Census – Lesson 3

The Census together with Civil Registration are perhaps the most important set of documents that you can consult to trace your family back to 1837. The census has been taken every 10 years since 1801 except for 1941 which was omitted due the danger of the information fallen into enemy hands during WW2. The early census until 1841 were generally a head count with simply the number of inhabitants of each household being recorded.

Census – Lesson 3

However in a few areas the enumerators decided to be more concise and noted the heads of the household and very occasional named all the members of the family. These very earlier census, if they exist, can be found in the County Record Office of the city, town or village where the census was taken.

The census from 1841 to 1911 are now all available online through a number of different pay to view websites such as www.ancestry.co.uk, www.findmypast.co.uk,www.genesreunited.co.uk. They are also gradually becoming available on the LDS website https://familysearch.org/, an abridged transcript is free to view and if you wish to see the whole entry and to check the original document you will be redirected to the www.findmypast.co.uk which will require payment.

It is useful to know how the census was taken up until the 1911 census, from 1841 enumerators were appointed and their task was to call on each household in their allotted area on the day after the census night and record from preferably the head of the household who had slept there on the night of census. This information was recorded in books which were destroyed after the forms that we now inspect had been filled in using the information recorded in the census books.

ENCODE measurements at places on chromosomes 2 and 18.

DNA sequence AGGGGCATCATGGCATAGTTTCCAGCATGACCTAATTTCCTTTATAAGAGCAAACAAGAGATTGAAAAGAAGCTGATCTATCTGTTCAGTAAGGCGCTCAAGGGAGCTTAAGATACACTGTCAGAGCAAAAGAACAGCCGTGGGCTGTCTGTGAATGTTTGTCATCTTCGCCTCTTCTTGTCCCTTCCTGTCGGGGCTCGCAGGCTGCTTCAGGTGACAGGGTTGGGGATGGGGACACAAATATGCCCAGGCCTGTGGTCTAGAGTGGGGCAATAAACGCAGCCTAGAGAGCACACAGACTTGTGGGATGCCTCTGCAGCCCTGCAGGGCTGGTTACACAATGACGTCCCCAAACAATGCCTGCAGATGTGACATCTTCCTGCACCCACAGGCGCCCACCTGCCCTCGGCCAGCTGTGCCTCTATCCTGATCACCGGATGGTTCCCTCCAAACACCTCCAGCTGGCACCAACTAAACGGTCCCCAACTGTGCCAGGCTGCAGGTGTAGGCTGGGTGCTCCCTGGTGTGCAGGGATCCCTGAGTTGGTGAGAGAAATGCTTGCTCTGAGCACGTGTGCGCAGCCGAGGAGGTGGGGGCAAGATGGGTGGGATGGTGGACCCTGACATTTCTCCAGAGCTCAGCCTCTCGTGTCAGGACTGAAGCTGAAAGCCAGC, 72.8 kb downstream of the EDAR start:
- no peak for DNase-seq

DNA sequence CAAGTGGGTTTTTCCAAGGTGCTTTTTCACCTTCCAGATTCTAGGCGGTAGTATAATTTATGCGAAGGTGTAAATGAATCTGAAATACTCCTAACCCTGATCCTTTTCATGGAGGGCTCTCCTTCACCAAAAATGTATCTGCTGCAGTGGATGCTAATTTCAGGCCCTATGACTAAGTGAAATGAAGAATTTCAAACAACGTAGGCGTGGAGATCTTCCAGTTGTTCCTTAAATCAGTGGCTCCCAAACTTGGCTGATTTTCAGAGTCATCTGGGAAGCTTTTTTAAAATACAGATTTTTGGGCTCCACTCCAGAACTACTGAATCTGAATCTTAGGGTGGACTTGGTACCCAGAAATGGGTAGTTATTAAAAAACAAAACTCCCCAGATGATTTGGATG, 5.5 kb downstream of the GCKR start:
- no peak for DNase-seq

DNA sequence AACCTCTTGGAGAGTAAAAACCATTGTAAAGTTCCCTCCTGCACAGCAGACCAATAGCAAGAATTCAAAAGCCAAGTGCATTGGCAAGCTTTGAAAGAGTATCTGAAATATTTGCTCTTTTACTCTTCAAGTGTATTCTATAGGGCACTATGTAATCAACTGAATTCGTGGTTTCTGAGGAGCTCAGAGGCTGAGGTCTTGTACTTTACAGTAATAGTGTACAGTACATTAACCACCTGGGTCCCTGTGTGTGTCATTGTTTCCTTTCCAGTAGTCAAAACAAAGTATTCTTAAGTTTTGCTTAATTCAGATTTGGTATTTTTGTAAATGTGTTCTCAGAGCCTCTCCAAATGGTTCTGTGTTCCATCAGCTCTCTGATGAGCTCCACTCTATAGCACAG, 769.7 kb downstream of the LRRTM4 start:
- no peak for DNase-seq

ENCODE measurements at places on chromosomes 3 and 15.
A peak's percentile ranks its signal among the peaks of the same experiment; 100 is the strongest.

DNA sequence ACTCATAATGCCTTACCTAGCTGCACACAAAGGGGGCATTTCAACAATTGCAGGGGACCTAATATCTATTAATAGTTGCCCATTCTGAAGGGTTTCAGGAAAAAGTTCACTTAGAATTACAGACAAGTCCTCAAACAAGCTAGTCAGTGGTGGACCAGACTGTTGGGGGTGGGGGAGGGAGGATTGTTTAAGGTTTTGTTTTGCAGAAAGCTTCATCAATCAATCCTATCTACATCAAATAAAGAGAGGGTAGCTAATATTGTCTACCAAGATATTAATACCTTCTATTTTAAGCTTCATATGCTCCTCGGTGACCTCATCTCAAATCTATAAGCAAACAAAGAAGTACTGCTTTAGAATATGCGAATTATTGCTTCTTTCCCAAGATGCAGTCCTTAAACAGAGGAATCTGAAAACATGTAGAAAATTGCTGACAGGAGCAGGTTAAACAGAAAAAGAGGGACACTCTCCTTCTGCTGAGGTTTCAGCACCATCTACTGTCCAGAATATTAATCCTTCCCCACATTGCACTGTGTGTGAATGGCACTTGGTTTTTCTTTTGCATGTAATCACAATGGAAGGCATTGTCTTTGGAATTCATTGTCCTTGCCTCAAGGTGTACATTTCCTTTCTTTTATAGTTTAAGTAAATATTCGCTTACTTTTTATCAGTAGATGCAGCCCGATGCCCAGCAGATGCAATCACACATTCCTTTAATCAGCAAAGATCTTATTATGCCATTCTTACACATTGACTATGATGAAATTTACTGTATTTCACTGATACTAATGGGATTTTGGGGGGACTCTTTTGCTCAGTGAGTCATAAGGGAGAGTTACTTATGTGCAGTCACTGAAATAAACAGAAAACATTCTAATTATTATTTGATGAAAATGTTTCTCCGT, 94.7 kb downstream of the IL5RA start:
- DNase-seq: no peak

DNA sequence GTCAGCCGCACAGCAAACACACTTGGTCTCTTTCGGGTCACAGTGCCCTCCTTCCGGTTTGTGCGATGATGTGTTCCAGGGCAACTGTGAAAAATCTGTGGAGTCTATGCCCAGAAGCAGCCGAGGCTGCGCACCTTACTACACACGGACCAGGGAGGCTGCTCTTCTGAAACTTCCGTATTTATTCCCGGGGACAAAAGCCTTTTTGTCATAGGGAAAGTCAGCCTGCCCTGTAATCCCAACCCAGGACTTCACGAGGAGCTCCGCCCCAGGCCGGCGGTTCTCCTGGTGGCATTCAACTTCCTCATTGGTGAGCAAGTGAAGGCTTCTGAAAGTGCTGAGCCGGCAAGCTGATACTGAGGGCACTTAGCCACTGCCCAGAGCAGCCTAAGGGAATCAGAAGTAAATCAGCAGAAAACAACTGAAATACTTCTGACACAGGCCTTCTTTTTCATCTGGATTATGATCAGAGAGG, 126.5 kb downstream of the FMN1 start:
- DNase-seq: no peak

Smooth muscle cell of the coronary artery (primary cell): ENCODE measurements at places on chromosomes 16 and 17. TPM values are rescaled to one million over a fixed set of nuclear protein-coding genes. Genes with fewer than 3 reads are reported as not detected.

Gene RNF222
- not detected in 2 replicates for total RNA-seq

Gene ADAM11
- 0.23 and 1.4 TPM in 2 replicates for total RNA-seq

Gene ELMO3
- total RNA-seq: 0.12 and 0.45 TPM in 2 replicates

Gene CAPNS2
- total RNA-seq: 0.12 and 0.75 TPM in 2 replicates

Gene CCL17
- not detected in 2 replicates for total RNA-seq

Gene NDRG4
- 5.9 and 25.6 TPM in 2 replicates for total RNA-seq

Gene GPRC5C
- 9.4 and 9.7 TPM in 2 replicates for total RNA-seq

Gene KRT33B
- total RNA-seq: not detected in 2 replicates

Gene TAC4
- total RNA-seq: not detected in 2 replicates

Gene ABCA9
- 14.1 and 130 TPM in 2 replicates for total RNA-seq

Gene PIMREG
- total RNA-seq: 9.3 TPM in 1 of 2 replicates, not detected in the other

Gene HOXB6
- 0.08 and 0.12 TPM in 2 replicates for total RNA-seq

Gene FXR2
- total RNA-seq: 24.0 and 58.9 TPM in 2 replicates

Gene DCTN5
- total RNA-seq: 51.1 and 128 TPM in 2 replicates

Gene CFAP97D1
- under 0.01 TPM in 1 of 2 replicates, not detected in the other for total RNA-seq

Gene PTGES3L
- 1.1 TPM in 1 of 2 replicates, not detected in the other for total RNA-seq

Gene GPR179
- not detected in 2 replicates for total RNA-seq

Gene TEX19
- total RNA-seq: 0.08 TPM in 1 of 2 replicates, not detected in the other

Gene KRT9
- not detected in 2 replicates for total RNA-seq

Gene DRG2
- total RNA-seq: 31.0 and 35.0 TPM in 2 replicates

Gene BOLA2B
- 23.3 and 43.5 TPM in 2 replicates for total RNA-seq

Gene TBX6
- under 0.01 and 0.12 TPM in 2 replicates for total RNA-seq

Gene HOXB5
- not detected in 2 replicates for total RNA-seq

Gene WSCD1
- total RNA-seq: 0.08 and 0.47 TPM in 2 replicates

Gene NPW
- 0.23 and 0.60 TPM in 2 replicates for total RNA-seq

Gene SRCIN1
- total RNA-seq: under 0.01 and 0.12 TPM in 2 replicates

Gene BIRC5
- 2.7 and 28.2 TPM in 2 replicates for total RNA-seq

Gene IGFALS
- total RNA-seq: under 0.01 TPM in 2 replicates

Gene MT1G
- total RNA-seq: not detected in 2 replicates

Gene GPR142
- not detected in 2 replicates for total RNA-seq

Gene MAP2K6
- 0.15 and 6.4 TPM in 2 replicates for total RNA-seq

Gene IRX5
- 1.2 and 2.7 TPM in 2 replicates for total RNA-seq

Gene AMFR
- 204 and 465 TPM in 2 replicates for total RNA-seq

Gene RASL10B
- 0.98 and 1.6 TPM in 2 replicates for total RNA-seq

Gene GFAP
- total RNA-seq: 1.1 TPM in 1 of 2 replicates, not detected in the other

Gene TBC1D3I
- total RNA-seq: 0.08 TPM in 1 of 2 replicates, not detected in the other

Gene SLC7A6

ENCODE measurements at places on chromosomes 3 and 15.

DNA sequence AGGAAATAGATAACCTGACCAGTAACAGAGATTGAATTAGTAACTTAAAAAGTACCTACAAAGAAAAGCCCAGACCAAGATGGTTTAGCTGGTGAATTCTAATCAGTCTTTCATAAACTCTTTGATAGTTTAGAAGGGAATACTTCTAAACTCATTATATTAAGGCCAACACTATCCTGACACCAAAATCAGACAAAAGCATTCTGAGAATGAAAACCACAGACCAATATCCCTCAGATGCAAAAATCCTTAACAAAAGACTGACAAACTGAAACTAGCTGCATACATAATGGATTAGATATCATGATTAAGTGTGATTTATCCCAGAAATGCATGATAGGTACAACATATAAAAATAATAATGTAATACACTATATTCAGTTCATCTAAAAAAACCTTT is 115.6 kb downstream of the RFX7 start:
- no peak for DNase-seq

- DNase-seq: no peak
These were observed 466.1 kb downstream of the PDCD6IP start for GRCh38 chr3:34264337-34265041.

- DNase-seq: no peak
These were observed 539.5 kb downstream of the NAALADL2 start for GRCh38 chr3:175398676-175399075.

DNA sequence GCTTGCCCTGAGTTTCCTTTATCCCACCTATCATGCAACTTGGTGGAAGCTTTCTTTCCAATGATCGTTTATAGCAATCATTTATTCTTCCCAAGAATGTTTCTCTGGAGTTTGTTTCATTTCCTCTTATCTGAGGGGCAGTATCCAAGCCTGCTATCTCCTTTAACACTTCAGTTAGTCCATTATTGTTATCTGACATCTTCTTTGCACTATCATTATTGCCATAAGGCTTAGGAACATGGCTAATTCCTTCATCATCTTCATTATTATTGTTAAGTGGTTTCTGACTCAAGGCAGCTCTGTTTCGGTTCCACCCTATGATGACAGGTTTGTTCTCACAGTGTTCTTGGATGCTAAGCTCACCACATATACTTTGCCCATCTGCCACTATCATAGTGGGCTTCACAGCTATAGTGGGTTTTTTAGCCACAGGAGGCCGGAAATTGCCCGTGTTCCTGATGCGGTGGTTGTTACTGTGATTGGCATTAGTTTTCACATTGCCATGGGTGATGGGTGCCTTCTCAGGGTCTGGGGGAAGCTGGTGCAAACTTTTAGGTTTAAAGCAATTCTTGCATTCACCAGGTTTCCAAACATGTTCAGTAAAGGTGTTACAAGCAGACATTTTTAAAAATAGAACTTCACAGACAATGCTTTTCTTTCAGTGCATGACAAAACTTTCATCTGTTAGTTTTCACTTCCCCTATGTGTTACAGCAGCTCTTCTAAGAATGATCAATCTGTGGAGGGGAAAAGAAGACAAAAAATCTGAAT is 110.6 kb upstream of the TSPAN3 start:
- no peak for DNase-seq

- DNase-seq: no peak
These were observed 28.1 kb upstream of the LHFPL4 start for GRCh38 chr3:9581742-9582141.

The 1911 census is the first census where we are able to see the forms filled in by the heads of households in their own handwriting. The enumerators dropped off the form to each household prior to the census night and then picked them up in the following days.

A very important thing to keep in mind when using the census records is that the information is as only as good as that which was provided by the person who spoke to the enumerator and that might not be the person whose details were being recorded. Also it must be remembered that people have since time immemorial have lied about their age as well as their marital status etc.!

Census – Lesson 3

It is a good habit to get into of recording the source of any documents that you are using to create your family tree. You will see at the bottom of each census example the reference number of that particular entry. This is the source reference details.

As family historians it is perhaps difficult to remember that the record we now consult so that we may trace our ancestors far back in time were not originally compiled for that purpose. Whilst we might mourn the loss of the books filled in by the enumerators whilst going door to door we should be grateful that the detailed information in any form has survived. Countries such as Australia and New Zealand have and still do destroy the personal details after extracting the data and transforming it into numerical information.

1841 Census

In the 1841 census the enumerators were charged with recording the following -